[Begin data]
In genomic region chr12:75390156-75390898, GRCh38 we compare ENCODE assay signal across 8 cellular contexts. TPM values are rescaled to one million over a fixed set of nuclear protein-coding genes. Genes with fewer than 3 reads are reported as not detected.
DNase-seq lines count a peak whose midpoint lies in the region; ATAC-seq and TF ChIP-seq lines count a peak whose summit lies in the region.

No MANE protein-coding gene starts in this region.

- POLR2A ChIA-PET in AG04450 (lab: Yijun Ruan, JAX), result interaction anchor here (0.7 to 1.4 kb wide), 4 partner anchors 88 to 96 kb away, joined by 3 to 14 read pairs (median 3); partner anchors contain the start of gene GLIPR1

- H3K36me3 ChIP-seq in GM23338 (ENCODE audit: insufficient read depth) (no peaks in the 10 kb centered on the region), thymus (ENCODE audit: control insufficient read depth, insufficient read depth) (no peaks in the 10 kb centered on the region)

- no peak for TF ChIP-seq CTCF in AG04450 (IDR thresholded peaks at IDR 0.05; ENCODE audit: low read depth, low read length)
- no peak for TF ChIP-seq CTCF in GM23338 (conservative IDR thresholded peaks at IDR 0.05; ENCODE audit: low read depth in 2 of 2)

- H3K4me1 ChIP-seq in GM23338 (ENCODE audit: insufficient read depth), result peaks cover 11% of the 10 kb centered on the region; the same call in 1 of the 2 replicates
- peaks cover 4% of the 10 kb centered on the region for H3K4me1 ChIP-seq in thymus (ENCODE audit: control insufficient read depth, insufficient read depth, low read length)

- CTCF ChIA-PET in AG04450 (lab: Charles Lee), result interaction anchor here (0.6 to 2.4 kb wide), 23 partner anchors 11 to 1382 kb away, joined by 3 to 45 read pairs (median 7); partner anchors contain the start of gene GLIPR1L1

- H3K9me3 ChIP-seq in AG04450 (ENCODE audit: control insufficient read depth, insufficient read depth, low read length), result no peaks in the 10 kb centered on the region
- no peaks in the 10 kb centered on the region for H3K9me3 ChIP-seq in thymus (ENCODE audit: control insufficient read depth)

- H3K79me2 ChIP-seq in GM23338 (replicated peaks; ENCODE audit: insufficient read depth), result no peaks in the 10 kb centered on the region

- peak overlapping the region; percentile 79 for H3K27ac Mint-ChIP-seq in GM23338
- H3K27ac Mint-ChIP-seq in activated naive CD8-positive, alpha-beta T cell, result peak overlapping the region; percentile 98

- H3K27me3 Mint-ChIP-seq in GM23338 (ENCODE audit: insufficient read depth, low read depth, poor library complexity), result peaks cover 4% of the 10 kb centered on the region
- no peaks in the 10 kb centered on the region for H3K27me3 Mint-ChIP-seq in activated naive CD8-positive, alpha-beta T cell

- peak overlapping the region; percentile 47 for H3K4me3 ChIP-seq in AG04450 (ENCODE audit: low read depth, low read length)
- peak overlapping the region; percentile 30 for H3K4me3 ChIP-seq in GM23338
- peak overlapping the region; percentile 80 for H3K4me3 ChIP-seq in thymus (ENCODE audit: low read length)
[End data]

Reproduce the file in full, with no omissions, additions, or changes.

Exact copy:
In genomic region chr12:75390156-75390898, GRCh38 we compare ENCODE assay signal across 8 cellular contexts. TPM values are rescaled to one million over a fixed set of nuclear protein-coding genes. Genes with fewer than 3 reads are reported as not detected.
DNase-seq lines count a peak whose midpoint lies in the region; ATAC-seq and TF ChIP-seq lines count a peak whose summit lies in the region.

No MANE protein-coding gene starts in this region.

- POLR2A ChIA-PET in AG04450 (lab: Yijun Ruan, JAX), result interaction anchor here (0.7 to 1.4 kb wide), 4 partner anchors 88 to 96 kb away, joined by 3 to 14 read pairs (median 3); partner anchors contain the start of gene GLIPR1

- H3K36me3 ChIP-seq in GM23338 (ENCODE audit: insufficient read depth) (no peaks in the 10 kb centered on the region), thymus (ENCODE audit: control insufficient read depth, insufficient read depth) (no peaks in the 10 kb centered on the region)

- no peak for TF ChIP-seq CTCF in AG04450 (IDR thresholded peaks at IDR 0.05; ENCODE audit: low read depth, low read length)
- no peak for TF ChIP-seq CTCF in GM23338 (conservative IDR thresholded peaks at IDR 0.05; ENCODE audit: low read depth in 2 of 2)

- H3K4me1 ChIP-seq in GM23338 (ENCODE audit: insufficient read depth), result peaks cover 11% of the 10 kb centered on the region; the same call in 1 of the 2 replicates
- peaks cover 4% of the 10 kb centered on the region for H3K4me1 ChIP-seq in thymus (ENCODE audit: control insufficient read depth, insufficient read depth, low read length)

- CTCF ChIA-PET in AG04450 (lab: Charles Lee), result interaction anchor here (0.6 to 2.4 kb wide), 23 partner anchors 11 to 1382 kb away, joined by 3 to 45 read pairs (median 7); partner anchors contain the start of gene GLIPR1L1

- H3K9me3 ChIP-seq in AG04450 (ENCODE audit: control insufficient read depth, insufficient read depth, low read length), result no peaks in the 10 kb centered on the region
- no peaks in the 10 kb centered on the region for H3K9me3 ChIP-seq in thymus (ENCODE audit: control insufficient read depth)

- H3K79me2 ChIP-seq in GM23338 (replicated peaks; ENCODE audit: insufficient read depth), result no peaks in the 10 kb centered on the region

- peak overlapping the region; percentile 79 for H3K27ac Mint-ChIP-seq in GM23338
- H3K27ac Mint-ChIP-seq in activated naive CD8-positive, alpha-beta T cell, result peak overlapping the region; percentile 98

- H3K27me3 Mint-ChIP-seq in GM23338 (ENCODE audit: insufficient read depth, low read depth, poor library complexity), result peaks cover 4% of the 10 kb centered on the region
- no peaks in the 10 kb centered on the region for H3K27me3 Mint-ChIP-seq in activated naive CD8-positive, alpha-beta T cell

- peak overlapping the region; percentile 47 for H3K4me3 ChIP-seq in AG04450 (ENCODE audit: low read depth, low read length)
- peak overlapping the region; percentile 30 for H3K4me3 ChIP-seq in GM23338
- peak overlapping the region; percentile 80 for H3K4me3 ChIP-seq in thymus (ENCODE audit: low read length)